Probably many of you have at least once heard of a concept called progressive web apps. In the past 3 years, this concept has begun to grow and got more and more popular, yet still not that many people understand what it’s all about.
In this article I will try to get you a bit more familiar with PWA – thanks to that (hopefully) you will have a better idea when can they are used and why are they better (in some cases) than native mobile apps.
Thirst thing we need to know is pretty obvious – PWA is a term that was introduced back in 2015 by Alex Russell (you can check it here: https://infrequently.org/2015/06/progressive-apps-escaping-tabs-without-losing-our-soul/).
After reading some materials we can pinpoint the most important characteristics of a PWA:
- Responsive: to fit any form factor
- Connectivity independent: Progressively-enhanced with Service Workers to let them work offline
- App-like-interactions: Adopt a Shell + Content application model to create appy navigations & interactions
- Fresh: Transparently always up-to-date thanks to the Service Worker update process
- Safe: Served via TLS (a Service Worker requirement) to prevent snooping
- Discoverable: Are identifiable as “applications” thanks to W3C Manifests and Service Worker registration scope allowing search engines to find them
- Re-engageable: Can access the re-engagement UIs of the OS; e.g. Push Notifications
- Installable: to the home screen through browser-provided prompts, allowing users to “keep” apps they find most useful without the hassle of an app store
- Linkable: meaning they’re zero-friction, zero-install, and easy to share. The social power of URLs matters.
But still, you may ask yourself a question what a PWA actually is. So basically it’s an app that mimics the behavior of a native, mobile (or desktop, perhaps that’s why they call it progressive) application but without the need of installing it. What you basically do is add the webpage (application) to your home screen (see below, iOS example)
It’s that simple:) After doing so, an icon of the app will appear on your home screen and once it’s clicked, an actual app opens up (without the browser window).
I think that seeing this example will already pop up a few questions and outline some benefits of a PWA.
But before we dig into pros and cons, let’s see how PWA is actually done.
So in case of a native app, we usually create a full functioning backend together with a frontend that serves for the WEB purposes, but the backend has an API that is used to communicate with the external world (frontend application for web or native app for mobile). But once this is done we need to write two separate native applications which (as you can imagine) requires more budget, more resources, and basically more work. This app needs to be put in the Apple Store or Play store so that people can download and install it. Besides the bigger cost, we need to take care of this process. Whereas in Apple Play adding an app is relatively easy, the Apple Store is a whole different story.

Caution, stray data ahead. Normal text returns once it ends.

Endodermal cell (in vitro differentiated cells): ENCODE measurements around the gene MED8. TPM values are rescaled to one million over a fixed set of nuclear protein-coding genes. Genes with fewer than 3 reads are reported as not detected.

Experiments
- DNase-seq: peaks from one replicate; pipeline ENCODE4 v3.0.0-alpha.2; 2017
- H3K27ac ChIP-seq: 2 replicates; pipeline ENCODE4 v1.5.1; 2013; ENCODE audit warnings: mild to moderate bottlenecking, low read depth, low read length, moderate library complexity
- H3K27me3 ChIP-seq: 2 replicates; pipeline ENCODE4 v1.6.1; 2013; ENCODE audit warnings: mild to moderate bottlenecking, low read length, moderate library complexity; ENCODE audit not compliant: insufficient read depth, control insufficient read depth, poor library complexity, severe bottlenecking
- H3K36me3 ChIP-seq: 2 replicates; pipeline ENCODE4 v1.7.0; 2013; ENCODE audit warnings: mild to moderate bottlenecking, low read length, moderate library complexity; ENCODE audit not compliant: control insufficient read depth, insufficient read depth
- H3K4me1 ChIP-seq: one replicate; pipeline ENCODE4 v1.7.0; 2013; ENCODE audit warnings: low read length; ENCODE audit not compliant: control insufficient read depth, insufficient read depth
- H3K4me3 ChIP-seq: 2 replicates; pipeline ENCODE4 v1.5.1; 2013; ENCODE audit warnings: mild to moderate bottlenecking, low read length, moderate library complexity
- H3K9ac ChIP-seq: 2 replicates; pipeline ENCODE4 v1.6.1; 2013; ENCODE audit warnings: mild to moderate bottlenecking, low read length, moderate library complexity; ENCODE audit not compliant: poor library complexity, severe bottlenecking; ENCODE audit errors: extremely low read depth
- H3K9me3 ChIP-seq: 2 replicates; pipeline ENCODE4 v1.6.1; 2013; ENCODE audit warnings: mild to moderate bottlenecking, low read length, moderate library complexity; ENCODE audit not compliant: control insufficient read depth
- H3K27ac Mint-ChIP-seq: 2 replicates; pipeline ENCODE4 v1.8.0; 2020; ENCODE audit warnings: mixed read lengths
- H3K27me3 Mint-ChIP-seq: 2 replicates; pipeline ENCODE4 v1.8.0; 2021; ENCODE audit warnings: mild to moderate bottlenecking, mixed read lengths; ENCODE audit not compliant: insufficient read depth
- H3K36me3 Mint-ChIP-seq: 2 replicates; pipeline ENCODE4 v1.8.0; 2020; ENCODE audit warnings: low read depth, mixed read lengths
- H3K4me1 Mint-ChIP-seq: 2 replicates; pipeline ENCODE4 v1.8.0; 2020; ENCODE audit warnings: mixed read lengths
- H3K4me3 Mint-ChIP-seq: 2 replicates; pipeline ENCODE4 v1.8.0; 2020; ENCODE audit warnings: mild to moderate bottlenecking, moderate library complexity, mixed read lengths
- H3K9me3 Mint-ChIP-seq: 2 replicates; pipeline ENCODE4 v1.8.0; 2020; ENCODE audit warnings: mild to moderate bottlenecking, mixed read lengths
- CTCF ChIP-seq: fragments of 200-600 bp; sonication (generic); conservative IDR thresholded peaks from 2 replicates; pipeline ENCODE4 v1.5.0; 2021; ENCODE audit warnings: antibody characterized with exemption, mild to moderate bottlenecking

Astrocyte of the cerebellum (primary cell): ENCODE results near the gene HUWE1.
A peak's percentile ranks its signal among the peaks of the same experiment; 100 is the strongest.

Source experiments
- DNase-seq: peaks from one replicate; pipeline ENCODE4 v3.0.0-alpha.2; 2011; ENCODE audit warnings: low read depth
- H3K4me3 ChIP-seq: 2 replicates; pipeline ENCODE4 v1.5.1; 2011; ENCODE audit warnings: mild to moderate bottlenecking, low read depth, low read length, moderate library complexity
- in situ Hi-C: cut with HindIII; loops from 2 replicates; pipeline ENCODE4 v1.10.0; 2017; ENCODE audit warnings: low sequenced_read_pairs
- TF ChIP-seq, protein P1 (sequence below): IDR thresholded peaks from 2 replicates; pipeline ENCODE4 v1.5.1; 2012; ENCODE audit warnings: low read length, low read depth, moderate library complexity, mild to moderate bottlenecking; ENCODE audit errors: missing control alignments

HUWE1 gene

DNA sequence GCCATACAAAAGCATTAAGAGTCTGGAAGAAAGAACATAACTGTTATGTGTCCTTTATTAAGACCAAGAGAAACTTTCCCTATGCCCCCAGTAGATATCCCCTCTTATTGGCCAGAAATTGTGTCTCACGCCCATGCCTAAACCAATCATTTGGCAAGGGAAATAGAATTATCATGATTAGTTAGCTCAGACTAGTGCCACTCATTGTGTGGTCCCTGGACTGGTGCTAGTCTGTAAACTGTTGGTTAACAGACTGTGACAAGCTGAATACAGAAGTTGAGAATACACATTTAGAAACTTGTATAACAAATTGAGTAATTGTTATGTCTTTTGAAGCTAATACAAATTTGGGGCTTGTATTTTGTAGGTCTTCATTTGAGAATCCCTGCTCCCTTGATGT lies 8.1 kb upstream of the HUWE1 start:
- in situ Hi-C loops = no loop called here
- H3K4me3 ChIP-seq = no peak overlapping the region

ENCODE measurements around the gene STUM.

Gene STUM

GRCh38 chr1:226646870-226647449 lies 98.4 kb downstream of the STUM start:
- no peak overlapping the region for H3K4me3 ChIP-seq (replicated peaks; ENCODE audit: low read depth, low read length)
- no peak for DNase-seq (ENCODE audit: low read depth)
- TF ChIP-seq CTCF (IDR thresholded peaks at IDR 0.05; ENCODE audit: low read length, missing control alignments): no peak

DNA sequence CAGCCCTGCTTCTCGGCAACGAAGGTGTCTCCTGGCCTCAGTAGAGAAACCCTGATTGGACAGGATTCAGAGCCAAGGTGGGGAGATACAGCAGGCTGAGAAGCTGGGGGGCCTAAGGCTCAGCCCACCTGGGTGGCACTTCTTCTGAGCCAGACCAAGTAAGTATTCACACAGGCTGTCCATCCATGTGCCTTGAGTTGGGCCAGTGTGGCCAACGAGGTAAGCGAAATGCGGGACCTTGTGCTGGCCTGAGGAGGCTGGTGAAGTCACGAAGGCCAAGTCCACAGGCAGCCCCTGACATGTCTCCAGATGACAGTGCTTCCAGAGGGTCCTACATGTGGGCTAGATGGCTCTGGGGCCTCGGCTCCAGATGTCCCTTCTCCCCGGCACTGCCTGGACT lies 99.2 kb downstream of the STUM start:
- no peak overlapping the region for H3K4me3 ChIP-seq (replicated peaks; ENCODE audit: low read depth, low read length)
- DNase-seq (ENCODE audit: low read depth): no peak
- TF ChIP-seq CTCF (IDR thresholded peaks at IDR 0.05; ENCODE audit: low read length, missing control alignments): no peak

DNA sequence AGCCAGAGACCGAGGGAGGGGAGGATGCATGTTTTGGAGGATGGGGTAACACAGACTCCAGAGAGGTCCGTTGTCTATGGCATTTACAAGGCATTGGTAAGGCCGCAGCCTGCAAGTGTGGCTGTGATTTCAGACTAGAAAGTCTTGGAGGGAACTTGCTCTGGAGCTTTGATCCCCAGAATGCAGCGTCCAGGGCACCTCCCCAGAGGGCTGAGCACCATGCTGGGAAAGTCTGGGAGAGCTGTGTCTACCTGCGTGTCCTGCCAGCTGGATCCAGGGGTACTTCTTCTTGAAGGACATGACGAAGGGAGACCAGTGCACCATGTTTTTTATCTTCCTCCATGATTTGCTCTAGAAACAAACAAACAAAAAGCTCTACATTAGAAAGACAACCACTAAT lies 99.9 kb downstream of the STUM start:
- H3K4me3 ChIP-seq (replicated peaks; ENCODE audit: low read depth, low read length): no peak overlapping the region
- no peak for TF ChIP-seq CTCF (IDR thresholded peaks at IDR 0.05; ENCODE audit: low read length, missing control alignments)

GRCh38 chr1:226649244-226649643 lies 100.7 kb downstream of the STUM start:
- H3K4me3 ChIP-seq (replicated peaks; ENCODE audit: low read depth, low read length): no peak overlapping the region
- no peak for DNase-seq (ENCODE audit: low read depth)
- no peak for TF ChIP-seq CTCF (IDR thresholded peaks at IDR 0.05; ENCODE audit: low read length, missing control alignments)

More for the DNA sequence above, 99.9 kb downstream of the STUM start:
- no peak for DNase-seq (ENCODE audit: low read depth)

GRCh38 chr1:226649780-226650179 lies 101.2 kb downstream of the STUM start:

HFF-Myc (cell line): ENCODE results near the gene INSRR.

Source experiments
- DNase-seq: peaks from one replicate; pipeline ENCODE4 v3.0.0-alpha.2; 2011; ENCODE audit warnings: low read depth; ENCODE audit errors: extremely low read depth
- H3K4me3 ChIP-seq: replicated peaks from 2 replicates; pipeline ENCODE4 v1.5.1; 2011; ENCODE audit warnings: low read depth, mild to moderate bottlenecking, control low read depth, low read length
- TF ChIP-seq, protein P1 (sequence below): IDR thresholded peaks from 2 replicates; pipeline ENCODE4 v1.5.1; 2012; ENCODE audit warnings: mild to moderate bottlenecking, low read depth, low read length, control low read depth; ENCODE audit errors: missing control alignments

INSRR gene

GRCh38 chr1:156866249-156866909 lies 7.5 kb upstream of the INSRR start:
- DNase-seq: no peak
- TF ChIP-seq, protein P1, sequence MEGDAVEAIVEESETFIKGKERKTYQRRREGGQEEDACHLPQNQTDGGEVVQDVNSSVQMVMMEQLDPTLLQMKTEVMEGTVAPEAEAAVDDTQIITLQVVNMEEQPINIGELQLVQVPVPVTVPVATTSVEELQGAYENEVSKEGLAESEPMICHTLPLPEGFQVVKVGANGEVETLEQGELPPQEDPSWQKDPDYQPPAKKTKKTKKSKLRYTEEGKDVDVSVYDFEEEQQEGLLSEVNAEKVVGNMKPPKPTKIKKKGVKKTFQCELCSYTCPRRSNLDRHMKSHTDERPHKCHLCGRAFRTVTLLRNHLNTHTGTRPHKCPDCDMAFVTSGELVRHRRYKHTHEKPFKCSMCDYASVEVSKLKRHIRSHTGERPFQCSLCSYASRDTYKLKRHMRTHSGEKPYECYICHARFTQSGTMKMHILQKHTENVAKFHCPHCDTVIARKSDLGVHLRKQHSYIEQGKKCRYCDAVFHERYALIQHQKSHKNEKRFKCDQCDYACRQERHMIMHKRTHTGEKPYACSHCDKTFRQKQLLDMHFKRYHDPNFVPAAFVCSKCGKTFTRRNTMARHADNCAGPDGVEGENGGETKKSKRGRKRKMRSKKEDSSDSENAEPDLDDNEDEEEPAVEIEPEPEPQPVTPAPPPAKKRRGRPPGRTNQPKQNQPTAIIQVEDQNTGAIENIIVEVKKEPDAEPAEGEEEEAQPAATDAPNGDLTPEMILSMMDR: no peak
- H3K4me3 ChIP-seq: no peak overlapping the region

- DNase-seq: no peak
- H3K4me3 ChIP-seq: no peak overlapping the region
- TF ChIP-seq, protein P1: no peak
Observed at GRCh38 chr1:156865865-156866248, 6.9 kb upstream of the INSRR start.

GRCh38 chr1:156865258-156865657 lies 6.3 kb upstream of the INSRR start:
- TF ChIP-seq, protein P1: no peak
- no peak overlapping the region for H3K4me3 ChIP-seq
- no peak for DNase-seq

In the case of PWA, you do need to do much more than creating a backend/frontend separated app (so basically a backend with an API and a frontend app that will serve both mobile and web purposes). There is absolutely no need to put it in any store.
So at that point you may wonder why to bother doing native apps at all if it’s more expensive, time-to-market is slower and you have to deal with the apple/play store.
This time instead of the details, the devil is in the hardware layer.
Native apps have all the possible (depends on manufacturer) access to hardware, as they are written in native languages. PWA, on the other hand, has very limited access to hardware and even push notifications were introduced recently (Apple is still struggling with this).
This basically means that not every app can be done this way (as some of them tend to be hardware-heavy). Of course, one might argue, that with the concept of WebUSB and WebBluettoth this problem should be deteriorating, but bear in mind that both of those concepts are relatively new.
Another thing is the stores. For some people not having to go through all the red tape around stores is a big advantage, there is also a group of people that actually depends on it. Especially if your users are not that much tech-savvy and do not understand or know the concept of putting the app on the home screen.
Of course, this may change over time, but now it is what it is.
From my experience, PWA is good for MVPs (short time-to-market and smaller budget) or for B2B solutions where users are more educated and can be instructed within the organization how to actually install the app. Also, PWA tends to take much less space and does not need updating, as you are using the “newest” version all the time (the app is not actually saved in the phone memory).
At the end I have put a simple comparison that I found on the internet (source is under the picture):
If you have any questions and are struggling to choose a proper approach, do not hesitate to contact us. We will be happy to guide you through the process based on our vast experience.